Chantelle dragged me on Friday night to go and catch Fame, the 2009 loose remake of the pretty well known 1980’s film of the same name. The film is directed by newcomer Kevin Tancharoen who is better known for his dancing and choreography, having specifically worked with both Madonna and Britney Spears in the past, as well as for co-creating DanceLife on MTV. The movie stars a host of fresh young faces and talent, including the likes of Naturi Naughton and Kay Panabaker to name but a few, and in addition throws in slightly heavier back-up with veteran names like Kelsey Grammar, Bebe Neuwirth, Charles S. Dutton and Megan Mullally of all people.
The story is in essence a reinvention of the original 1980 film, and as such, Fame follows a talented group of dancers, singers, actors and musicians over a four year period at the New York City High School of Performing Arts, starting right from the beginning auditions and then progressing all the way through to final graduation. There are a number of diverse characters, all with their own stories and backgrounds and the film latches onto as many of these sub-plots as possible, giving just about everyone a fair share of the screenplay.
However, herein lies its failing as far as I’m concerned. Despite the excellent performances put in by virtually all of the actors, the film’s insistence on stuffing in as much story threads as possible ultimately hurts it because the jumping around between characters fails to allow the audience to form an attachment to any one single character, meaning that by the closing credits one can’t help but feel completely detached from the film as a whole, completely emotionally unmoved and sitting with a sinking feeling that you just wasted a whole lot of precious time from your lifespan (even if there were some pretty nifty dance routines to take in).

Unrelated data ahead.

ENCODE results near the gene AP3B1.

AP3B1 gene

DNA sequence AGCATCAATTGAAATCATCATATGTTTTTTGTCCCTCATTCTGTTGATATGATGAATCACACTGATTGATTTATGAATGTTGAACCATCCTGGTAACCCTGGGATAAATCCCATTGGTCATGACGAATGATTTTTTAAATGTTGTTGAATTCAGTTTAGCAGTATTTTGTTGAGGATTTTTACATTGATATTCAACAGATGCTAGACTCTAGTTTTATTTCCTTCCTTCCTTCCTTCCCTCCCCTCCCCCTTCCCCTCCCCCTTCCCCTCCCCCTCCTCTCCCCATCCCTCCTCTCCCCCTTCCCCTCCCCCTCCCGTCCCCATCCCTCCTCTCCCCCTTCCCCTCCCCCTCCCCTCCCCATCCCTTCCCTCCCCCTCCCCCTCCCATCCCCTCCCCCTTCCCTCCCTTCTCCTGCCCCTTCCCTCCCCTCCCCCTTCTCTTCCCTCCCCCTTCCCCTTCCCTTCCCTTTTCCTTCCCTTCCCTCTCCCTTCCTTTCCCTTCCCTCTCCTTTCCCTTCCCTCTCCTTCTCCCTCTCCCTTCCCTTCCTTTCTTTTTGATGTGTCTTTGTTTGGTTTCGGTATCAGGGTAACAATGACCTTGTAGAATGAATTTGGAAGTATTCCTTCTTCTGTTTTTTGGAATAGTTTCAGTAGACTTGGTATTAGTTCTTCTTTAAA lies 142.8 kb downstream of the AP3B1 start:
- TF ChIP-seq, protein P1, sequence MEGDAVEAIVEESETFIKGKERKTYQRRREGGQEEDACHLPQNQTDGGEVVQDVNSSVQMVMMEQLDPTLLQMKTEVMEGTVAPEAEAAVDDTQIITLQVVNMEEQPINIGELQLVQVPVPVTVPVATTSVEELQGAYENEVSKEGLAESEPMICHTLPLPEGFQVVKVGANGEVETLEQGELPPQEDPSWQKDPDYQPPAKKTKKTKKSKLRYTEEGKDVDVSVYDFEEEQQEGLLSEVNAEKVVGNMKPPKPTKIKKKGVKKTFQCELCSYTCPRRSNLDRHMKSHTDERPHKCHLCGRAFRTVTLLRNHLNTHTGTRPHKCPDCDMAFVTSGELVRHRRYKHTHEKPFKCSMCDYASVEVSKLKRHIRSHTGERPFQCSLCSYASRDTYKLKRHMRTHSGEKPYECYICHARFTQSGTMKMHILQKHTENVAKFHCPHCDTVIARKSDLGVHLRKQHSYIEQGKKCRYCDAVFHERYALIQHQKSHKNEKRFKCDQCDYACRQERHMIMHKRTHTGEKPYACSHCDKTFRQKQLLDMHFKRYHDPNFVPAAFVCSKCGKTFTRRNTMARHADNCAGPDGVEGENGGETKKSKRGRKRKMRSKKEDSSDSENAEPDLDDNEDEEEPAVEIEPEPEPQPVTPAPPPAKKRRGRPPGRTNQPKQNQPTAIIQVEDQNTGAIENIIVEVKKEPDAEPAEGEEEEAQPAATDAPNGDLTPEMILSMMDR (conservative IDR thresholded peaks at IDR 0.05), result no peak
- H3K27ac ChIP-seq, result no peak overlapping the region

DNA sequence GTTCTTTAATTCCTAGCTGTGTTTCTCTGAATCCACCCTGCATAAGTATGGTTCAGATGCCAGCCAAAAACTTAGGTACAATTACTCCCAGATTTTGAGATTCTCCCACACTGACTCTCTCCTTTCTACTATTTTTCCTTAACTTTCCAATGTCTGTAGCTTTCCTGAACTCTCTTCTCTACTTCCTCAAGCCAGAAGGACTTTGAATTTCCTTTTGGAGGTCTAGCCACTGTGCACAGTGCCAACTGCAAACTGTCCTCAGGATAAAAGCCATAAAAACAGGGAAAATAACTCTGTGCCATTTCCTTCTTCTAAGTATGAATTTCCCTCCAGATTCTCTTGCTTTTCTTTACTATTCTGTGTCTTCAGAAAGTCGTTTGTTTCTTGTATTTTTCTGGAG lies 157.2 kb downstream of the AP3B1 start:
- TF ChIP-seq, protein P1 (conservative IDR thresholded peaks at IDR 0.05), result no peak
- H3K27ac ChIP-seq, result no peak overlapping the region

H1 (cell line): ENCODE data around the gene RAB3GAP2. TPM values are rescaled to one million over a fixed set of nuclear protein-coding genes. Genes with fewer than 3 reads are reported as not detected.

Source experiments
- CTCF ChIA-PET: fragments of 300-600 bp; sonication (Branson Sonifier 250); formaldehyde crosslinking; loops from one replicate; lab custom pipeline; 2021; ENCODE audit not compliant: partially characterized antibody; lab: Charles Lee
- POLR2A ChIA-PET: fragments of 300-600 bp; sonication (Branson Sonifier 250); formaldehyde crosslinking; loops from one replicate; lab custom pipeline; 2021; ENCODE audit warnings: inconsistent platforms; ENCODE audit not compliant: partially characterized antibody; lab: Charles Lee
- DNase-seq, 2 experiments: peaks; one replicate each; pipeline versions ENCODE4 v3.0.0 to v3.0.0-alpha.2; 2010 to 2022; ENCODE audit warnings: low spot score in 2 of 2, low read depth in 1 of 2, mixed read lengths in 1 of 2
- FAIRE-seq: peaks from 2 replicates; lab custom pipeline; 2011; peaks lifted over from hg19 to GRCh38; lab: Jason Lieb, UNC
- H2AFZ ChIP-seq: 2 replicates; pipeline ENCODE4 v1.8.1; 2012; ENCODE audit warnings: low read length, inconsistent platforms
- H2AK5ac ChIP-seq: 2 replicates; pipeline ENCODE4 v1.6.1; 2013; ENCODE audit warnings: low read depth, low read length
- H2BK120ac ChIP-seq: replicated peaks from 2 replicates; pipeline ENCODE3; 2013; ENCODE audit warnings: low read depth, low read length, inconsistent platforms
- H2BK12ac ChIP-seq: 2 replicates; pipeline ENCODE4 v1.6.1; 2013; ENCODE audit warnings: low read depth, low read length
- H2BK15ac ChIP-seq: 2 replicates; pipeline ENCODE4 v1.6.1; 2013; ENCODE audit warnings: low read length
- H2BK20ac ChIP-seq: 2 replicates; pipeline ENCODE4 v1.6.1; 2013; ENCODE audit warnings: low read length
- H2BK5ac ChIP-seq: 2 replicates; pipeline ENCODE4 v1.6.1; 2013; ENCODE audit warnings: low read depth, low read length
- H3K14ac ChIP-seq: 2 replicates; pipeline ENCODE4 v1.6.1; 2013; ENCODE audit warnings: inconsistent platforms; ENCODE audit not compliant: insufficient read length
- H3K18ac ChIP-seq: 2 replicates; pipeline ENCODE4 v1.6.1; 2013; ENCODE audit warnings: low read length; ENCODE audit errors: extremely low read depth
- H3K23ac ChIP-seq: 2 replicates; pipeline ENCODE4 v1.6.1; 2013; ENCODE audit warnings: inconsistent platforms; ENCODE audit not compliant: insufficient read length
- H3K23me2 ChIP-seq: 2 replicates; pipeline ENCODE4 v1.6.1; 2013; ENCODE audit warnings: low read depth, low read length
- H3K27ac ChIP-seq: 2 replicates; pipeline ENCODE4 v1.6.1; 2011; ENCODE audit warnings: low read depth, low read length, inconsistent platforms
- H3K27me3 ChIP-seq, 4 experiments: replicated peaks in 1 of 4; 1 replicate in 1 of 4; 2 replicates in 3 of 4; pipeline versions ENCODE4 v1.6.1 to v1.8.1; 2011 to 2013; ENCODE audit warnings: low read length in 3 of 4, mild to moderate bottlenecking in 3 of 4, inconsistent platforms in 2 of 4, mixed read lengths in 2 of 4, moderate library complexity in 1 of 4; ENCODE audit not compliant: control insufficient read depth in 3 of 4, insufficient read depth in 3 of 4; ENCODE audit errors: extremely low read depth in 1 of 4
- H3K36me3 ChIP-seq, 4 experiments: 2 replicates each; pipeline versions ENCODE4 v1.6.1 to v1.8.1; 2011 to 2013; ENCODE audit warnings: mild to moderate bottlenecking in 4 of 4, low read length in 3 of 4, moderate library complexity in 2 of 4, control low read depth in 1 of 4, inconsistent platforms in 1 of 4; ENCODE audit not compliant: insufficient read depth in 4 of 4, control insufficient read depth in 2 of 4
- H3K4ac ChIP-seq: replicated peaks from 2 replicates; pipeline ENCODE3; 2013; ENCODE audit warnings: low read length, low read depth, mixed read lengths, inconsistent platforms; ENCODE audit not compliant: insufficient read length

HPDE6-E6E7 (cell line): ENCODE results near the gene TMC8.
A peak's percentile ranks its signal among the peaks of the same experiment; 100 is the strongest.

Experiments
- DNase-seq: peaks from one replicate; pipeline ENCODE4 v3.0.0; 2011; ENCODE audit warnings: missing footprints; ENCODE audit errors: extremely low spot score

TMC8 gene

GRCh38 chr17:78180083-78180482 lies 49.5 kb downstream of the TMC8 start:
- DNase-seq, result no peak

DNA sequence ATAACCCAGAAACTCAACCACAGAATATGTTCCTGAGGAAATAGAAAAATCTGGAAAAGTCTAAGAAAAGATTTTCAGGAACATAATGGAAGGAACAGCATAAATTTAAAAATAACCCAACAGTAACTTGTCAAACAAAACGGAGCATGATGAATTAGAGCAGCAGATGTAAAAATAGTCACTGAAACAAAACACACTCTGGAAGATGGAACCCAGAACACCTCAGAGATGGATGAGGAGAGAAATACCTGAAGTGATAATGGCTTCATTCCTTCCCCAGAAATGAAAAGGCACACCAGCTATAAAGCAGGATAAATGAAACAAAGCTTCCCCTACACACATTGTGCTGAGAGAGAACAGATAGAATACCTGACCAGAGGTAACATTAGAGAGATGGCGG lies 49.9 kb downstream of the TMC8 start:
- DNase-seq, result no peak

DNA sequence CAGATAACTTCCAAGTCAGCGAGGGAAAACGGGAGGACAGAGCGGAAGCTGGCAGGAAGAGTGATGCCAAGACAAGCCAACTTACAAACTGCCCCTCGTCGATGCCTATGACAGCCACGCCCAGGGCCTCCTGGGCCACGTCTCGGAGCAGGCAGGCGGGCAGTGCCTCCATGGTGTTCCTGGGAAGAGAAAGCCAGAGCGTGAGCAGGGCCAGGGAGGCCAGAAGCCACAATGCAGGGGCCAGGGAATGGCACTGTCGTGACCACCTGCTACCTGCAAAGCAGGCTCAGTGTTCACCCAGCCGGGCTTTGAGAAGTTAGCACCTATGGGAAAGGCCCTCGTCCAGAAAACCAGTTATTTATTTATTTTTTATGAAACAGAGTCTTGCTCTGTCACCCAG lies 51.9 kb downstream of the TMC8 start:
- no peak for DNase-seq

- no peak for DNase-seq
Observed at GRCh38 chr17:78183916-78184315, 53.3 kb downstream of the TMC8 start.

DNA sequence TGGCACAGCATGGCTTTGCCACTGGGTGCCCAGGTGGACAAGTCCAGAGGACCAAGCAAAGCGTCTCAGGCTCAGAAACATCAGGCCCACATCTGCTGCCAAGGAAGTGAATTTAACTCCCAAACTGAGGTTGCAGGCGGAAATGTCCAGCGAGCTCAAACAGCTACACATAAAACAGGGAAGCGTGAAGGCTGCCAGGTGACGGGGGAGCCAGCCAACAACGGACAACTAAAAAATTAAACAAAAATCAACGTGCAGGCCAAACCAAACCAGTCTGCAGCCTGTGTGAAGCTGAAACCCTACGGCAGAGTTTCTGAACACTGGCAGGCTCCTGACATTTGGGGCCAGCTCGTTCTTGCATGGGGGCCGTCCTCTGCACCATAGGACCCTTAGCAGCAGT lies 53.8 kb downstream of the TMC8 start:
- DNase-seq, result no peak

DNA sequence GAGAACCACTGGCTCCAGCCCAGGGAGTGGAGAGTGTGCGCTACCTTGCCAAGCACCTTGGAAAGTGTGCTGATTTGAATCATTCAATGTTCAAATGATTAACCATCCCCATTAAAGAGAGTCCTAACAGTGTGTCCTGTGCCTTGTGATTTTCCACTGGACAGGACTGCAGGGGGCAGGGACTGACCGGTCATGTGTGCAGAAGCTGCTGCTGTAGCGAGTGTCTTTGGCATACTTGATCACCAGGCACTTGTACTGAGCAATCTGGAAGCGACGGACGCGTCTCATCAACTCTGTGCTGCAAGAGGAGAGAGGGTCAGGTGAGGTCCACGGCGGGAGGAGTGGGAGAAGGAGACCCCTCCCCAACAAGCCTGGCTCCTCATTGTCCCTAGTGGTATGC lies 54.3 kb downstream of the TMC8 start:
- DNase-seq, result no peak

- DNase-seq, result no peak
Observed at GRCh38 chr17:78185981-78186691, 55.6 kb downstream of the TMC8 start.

It’s a pity really because I felt that the film is just about as polished as you can get. Great acting performances, brilliant sound and song choices, great videography and some superb choreography and dancing routines, and yet this is all wasted thanks to the one simple decision of not focusing on a single story line. (Yes I understand that the original didn’t either, but you’d think things get better with time, wouldn’t you?)
In summary, Fame is a film that simply plods along. It looks great and it’s as shiny as hell, but if you are expecting an enjoyable emotional roller-coaster of a dance movie like Step Up or even Save the Last Dance, I’m afraid you are in for quite a bit of a disappointment.
After all, not even Chantelle left impressed, and that should just about say it all! :)